The female Monarch will plant all six tarsi (claw-like feet) onto the milkweed plant before she deposits her eggs. To ensure survival of species, she must place the eggs on the right plant; there are sensors located on the tarsi that tell her if this is a milkweed plant. To provide enough food for the hatching caterpillars, the female Monarch will only leave one or two eggs on a single plant. One hungry caterpillar can quickly strip one milkweed plant. Milkweed is the sole host food for the Monarch butterfly larvae.
Following this busy Monarch around the garden while she deposited eggs on the Asclepias incarnata made it easier to later photograph the microscopic eggs. Note how she tucks under the abdomen as she deposits an egg on the leaf of this host plant.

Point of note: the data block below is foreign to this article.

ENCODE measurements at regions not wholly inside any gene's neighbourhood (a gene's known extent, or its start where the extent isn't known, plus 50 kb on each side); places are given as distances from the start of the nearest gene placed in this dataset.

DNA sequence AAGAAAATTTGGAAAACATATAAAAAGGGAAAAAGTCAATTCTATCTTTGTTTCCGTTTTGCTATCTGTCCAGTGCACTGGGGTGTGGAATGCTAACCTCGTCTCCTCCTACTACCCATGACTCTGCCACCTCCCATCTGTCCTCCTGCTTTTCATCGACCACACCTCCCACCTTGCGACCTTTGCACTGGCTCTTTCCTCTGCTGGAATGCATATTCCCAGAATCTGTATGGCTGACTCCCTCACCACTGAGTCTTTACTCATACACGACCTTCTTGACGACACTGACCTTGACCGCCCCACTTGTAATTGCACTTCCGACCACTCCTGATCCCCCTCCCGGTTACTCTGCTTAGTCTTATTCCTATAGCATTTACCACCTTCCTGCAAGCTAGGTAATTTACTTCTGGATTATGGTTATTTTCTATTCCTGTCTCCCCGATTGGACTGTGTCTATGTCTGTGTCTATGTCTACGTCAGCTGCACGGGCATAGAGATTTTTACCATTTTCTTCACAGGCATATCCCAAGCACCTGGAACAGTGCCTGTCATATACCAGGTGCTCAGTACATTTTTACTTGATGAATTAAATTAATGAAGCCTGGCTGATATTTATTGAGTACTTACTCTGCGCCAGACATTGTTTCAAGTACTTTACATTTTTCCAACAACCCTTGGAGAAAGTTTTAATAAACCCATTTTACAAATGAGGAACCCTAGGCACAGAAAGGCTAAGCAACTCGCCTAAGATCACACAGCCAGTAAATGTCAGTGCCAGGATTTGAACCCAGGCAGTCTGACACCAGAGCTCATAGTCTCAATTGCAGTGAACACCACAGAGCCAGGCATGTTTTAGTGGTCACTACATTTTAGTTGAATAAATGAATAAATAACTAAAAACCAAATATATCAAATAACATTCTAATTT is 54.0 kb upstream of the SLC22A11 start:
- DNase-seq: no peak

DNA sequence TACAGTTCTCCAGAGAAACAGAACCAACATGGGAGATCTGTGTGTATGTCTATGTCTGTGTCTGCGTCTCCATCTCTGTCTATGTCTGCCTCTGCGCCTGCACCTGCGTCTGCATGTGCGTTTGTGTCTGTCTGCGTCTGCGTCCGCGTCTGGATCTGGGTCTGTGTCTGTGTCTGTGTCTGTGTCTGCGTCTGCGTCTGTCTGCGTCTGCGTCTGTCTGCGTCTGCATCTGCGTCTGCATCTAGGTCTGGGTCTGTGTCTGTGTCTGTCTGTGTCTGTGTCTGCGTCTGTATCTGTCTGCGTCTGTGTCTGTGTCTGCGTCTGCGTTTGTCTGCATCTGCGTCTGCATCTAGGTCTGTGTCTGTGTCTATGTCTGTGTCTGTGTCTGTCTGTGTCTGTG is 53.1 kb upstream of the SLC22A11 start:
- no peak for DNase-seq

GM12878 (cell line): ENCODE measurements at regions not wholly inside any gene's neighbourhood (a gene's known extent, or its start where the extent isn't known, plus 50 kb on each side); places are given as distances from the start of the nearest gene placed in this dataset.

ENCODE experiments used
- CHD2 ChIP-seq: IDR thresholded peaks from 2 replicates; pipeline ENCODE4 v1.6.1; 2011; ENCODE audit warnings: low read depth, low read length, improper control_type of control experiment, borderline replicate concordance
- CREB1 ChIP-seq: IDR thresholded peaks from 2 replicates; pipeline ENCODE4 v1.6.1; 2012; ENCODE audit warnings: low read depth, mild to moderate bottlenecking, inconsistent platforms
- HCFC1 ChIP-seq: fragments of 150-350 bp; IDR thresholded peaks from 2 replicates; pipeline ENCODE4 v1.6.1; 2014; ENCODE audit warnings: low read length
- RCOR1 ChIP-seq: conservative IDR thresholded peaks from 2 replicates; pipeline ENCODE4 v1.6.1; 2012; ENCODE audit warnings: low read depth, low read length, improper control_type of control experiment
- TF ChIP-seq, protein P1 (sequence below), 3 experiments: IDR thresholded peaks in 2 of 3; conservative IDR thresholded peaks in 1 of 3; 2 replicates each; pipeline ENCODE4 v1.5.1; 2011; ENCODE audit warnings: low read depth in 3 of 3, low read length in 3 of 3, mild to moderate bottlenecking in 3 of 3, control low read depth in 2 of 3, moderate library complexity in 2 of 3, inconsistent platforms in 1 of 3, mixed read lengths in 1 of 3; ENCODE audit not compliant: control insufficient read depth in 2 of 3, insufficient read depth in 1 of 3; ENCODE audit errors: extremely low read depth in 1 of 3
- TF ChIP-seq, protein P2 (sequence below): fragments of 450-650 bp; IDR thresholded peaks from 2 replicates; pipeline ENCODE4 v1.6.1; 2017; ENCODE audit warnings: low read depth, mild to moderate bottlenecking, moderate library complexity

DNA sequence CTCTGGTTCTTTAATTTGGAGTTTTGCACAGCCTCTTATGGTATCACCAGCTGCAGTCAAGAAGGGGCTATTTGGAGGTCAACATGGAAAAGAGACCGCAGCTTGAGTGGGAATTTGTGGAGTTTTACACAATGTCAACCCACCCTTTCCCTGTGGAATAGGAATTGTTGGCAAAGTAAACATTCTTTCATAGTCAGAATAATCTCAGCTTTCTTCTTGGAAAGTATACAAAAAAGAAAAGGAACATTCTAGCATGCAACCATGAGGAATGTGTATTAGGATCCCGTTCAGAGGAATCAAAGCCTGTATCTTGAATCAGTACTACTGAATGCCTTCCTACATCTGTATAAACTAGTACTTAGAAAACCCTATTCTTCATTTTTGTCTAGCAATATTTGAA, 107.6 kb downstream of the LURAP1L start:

Smaller than a pin-head, the spherical Monarch egg contains a yolk to feed the larvae. The surface of the egg has vertical ridges. The egg breathes through the aeropyles (holes on the surface of the egg). Water and air also enter the indentation at the top, shaped like a funnel, called the micropyle.
The Monarch egg is protected by a tough outer shell called chorion; a waxy substance coats the inside to keep the egg from drying out. There is a slight indentation at the top is where the sperm enters the egg. This pit is called the micropyle which also collects air and water for the egg. This egg is positioned on the underside of the milkweed leaf.
The black head of a first instar Monarch Caterpillar is quite visible and can be seen moving. Soon, the tiny, very hungry caterpillar will chomp its way out of the egg; the exterior shell provides the tiny cat the first nourishment.
Eaten by the caterpillar inside, this is all that remains of the Monarch butterfly egg.
A dime illustrates the size of this first instar Monarch caterpillar, newly emerged only a couple of hours before.